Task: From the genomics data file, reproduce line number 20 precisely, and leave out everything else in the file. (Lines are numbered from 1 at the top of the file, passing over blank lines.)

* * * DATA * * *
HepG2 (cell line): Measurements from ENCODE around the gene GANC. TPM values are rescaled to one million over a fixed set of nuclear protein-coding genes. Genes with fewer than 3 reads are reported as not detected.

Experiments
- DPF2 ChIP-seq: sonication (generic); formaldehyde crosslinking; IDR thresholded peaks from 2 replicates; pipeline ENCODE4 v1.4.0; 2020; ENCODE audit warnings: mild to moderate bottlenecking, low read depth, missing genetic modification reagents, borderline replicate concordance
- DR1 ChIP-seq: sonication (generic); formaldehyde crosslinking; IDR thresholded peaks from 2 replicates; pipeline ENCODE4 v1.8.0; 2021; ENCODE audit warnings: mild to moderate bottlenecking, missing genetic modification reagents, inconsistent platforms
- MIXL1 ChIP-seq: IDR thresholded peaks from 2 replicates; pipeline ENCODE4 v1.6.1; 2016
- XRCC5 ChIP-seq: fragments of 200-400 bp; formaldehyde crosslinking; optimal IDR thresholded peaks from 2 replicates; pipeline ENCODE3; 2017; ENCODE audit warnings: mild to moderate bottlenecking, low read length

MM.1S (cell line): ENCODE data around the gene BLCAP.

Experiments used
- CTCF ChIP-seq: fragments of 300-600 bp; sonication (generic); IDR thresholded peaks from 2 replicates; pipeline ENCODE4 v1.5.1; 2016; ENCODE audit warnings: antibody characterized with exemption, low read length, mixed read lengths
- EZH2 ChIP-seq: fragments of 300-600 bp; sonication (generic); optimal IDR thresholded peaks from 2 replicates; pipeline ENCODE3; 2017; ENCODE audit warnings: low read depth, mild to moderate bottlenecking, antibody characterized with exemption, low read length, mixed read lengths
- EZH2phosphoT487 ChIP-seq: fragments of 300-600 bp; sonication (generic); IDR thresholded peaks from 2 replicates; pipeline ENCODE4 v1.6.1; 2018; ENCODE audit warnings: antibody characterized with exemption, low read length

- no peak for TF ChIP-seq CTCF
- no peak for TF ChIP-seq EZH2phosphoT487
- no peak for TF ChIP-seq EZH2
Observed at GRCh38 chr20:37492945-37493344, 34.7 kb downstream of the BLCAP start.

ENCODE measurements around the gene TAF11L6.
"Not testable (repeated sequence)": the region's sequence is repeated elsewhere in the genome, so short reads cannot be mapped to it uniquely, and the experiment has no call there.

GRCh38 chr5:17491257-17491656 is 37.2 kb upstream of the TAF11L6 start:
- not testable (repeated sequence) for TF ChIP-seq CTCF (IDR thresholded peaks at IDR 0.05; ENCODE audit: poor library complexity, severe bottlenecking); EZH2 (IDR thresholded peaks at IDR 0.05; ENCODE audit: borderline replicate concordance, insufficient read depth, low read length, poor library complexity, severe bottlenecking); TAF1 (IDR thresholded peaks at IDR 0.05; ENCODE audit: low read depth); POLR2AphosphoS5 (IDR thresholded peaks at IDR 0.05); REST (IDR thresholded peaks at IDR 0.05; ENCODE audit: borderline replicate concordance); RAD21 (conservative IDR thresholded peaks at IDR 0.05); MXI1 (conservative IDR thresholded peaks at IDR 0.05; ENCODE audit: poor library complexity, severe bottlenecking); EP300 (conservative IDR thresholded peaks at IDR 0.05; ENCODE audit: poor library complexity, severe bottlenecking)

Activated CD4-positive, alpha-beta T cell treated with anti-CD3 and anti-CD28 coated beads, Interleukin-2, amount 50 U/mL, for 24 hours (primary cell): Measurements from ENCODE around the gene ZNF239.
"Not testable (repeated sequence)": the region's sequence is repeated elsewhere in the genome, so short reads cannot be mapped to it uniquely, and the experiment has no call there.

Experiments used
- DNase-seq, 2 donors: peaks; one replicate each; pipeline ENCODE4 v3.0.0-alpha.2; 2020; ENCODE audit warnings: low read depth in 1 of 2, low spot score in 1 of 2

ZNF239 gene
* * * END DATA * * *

Activated CD4-positive, alpha-beta T cell treated with anti-CD3 and anti-CD28 coated beads, Interleukin-2, amount 50 U/mL, for 24 hours (primary cell): Measurements from ENCODE around the gene ZNF239.